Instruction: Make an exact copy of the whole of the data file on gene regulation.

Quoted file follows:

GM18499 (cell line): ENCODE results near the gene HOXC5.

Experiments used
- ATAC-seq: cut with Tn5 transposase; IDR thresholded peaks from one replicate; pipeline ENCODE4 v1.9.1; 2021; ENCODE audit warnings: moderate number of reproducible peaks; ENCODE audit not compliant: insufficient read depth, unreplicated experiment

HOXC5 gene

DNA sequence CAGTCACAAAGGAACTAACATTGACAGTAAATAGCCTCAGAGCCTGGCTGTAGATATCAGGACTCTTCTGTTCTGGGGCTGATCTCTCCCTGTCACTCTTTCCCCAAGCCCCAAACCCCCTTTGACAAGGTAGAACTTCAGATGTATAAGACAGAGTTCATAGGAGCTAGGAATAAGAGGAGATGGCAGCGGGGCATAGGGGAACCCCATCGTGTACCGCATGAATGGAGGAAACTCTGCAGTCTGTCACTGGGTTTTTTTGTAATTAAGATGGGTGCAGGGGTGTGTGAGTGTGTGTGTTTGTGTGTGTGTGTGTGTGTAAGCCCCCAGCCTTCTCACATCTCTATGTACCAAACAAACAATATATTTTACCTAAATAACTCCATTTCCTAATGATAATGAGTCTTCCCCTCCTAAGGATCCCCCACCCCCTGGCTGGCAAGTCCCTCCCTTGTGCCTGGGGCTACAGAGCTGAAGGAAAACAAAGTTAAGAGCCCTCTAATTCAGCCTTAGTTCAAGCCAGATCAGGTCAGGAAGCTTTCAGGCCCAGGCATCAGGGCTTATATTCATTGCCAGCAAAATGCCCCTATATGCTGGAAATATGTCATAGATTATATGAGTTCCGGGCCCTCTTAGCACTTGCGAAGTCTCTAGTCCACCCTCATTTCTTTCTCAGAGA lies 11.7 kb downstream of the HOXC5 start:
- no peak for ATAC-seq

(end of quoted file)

GM18499 (cell line): ENCODE results near the gene HOXC5.

Experiments used
- ATAC-seq: cut with Tn5 transposase; IDR thresholded peaks from one replicate; pipeline ENCODE4 v1.9.1; 2021; ENCODE audit warnings: moderate number of reproducible peaks; ENCODE audit not compliant: insufficient read depth, unreplicated experiment

HOXC5 gene

DNA sequence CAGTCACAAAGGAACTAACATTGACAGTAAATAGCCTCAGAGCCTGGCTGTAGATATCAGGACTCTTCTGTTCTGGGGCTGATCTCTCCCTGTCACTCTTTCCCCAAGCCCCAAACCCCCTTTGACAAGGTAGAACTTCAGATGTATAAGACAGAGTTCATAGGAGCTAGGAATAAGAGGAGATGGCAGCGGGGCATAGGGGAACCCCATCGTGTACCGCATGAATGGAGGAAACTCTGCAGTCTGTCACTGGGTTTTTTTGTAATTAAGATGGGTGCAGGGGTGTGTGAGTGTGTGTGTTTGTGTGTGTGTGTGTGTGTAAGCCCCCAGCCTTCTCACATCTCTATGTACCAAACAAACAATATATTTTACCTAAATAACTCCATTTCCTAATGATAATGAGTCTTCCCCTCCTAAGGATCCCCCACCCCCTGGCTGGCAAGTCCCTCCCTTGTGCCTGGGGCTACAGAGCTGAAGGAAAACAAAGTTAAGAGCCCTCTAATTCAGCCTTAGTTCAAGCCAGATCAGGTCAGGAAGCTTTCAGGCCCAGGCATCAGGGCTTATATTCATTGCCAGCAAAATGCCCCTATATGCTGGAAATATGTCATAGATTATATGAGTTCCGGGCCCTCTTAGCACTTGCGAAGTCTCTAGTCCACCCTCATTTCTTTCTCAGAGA lies 11.7 kb downstream of the HOXC5 start:
- no peak for ATAC-seq